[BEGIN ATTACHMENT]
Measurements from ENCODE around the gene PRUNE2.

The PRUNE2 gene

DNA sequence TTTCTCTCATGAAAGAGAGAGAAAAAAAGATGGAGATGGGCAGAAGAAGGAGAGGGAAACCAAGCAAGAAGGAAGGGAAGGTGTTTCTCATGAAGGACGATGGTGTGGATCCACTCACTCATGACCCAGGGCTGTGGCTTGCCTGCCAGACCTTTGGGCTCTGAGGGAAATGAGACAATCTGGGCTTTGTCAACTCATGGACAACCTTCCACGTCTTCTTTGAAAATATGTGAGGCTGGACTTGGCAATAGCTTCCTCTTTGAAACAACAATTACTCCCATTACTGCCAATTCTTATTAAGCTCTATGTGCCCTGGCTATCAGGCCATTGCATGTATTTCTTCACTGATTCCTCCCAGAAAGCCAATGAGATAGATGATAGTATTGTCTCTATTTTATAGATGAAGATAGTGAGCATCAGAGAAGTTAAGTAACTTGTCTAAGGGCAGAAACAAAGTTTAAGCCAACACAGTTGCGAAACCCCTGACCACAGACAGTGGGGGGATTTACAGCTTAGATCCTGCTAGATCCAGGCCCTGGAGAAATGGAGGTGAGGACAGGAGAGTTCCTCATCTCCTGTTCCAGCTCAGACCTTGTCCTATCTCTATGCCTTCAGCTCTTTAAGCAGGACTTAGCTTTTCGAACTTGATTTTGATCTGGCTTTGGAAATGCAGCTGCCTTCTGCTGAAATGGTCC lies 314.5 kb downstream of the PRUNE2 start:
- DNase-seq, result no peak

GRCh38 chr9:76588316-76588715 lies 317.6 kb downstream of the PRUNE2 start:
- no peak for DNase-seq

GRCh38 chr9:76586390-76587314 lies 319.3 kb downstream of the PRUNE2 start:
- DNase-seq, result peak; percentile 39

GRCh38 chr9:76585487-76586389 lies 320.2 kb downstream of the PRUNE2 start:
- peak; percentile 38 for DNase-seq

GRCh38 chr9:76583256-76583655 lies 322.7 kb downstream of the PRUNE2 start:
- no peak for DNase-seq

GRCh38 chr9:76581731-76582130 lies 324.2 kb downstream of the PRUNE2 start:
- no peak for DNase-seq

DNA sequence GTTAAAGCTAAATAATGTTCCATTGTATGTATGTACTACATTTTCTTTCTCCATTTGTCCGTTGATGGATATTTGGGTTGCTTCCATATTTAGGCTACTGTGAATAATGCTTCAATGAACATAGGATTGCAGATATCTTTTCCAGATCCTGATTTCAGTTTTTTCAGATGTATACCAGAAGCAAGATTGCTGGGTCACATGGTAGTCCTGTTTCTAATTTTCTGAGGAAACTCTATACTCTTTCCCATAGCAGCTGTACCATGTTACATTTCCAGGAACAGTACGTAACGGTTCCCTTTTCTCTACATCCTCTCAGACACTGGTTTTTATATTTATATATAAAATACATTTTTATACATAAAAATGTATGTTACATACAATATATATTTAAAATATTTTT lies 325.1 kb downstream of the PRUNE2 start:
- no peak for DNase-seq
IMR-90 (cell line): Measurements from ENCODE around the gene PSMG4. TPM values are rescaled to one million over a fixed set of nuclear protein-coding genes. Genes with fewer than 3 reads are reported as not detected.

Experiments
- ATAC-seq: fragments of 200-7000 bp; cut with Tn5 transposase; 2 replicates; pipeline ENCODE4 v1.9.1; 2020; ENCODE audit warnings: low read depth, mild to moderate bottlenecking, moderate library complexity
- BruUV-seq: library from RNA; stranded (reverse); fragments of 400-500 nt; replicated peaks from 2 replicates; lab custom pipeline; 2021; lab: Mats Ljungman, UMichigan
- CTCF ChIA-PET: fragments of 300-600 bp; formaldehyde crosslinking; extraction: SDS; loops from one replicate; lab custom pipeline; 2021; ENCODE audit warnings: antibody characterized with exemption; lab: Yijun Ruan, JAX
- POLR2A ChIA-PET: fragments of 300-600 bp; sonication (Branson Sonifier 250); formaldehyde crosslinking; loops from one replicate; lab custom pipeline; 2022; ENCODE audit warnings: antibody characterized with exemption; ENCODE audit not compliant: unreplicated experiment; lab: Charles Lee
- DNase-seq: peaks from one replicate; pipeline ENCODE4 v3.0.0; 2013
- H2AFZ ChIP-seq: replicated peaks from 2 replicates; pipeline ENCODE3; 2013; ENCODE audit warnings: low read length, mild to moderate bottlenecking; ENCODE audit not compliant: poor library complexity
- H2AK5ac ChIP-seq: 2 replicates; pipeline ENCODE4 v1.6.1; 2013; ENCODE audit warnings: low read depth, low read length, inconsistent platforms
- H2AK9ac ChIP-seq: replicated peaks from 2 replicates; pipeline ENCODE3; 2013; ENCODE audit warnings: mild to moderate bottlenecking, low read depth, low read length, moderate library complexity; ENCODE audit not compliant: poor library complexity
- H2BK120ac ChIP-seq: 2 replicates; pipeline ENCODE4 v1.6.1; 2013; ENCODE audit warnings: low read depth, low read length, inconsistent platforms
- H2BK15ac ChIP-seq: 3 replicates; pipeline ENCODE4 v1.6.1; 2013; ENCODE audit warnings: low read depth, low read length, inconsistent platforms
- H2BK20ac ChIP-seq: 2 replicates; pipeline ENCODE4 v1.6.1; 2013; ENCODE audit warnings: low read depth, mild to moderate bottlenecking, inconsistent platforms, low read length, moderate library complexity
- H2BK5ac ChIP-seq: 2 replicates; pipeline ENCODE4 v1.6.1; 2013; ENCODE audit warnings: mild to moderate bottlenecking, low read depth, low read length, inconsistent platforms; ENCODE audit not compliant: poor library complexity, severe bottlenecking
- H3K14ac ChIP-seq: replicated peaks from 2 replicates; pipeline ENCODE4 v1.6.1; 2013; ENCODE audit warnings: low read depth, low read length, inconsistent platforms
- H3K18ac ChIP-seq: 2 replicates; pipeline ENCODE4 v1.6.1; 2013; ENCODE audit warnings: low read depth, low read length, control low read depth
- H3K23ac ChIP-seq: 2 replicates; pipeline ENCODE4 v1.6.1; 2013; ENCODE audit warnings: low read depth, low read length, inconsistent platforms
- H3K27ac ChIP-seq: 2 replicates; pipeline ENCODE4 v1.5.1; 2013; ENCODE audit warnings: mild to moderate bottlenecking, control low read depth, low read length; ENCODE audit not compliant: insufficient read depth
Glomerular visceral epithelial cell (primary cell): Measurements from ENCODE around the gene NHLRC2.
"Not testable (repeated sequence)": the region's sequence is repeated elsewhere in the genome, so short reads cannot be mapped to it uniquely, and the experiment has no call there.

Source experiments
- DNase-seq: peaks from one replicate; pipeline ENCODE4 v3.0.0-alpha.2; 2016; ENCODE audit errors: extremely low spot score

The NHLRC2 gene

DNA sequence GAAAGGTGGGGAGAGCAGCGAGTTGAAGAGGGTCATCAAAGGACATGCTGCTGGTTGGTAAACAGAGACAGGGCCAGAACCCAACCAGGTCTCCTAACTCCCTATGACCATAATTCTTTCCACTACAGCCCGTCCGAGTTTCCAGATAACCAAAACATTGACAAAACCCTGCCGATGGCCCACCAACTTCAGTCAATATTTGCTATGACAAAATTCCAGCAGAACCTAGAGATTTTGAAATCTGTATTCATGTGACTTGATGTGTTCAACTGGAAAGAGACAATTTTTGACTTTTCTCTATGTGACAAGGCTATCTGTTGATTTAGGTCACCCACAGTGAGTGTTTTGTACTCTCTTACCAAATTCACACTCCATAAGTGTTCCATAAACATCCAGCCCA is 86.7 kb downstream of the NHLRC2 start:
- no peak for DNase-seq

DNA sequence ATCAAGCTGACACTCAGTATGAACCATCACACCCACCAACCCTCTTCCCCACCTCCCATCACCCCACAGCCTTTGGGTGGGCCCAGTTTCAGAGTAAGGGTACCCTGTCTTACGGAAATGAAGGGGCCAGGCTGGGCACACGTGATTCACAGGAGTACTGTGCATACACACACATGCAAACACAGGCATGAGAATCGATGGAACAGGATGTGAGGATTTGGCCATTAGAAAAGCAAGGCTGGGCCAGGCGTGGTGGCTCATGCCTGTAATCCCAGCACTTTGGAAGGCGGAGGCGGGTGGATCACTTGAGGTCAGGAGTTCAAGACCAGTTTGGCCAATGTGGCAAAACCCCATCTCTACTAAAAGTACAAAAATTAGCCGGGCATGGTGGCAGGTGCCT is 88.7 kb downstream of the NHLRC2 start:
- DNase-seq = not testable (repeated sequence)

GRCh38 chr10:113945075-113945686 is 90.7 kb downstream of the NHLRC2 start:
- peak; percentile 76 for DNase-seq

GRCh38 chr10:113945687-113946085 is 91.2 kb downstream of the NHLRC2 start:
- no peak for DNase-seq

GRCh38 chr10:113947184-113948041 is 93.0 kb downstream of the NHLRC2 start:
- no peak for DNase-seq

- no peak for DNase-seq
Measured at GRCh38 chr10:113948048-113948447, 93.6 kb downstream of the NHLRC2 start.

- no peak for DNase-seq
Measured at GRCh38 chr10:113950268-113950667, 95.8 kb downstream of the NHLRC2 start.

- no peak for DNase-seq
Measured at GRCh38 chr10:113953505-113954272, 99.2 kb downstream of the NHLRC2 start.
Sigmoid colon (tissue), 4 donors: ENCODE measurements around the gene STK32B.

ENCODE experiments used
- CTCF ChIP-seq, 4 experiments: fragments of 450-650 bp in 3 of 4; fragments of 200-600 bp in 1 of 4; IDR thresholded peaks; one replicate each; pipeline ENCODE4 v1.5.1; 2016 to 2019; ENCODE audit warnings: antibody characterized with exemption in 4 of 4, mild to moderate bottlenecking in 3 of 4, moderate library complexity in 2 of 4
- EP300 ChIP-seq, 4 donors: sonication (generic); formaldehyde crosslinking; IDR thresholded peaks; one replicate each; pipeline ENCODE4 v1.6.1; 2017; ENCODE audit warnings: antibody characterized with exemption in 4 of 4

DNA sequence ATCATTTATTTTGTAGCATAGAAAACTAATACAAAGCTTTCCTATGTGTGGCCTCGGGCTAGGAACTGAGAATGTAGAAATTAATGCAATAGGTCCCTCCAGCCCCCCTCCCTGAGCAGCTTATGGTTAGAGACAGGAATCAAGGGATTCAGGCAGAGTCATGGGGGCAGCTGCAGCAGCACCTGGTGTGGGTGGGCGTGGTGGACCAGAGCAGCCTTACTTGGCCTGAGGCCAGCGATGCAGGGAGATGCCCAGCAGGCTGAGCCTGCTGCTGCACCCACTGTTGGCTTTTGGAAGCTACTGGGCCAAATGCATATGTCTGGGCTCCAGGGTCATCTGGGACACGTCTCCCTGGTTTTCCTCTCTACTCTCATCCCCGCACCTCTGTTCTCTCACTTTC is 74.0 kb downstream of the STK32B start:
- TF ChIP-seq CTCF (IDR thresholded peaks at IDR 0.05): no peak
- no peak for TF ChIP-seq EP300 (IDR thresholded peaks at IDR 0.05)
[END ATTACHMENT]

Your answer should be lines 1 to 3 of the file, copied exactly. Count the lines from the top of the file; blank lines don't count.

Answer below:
Measurements from ENCODE around the gene PRUNE2.

The PRUNE2 gene

DNA sequence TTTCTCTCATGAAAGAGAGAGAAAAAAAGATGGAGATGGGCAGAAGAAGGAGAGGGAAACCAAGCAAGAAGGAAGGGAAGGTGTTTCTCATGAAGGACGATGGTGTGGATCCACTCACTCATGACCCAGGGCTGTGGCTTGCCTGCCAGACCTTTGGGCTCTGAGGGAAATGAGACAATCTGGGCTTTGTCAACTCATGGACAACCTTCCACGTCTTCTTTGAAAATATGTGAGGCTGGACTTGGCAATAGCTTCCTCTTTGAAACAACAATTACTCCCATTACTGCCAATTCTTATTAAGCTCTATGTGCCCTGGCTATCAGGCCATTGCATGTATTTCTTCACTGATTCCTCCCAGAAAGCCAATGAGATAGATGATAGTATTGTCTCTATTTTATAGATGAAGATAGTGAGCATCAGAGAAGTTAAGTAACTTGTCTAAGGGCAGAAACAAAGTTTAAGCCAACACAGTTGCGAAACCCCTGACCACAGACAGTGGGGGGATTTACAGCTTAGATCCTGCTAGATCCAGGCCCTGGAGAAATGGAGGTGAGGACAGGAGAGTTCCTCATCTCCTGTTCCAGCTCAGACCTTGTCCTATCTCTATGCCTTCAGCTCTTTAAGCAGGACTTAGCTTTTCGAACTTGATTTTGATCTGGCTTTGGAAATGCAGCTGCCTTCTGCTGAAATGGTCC lies 314.5 kb downstream of the PRUNE2 start: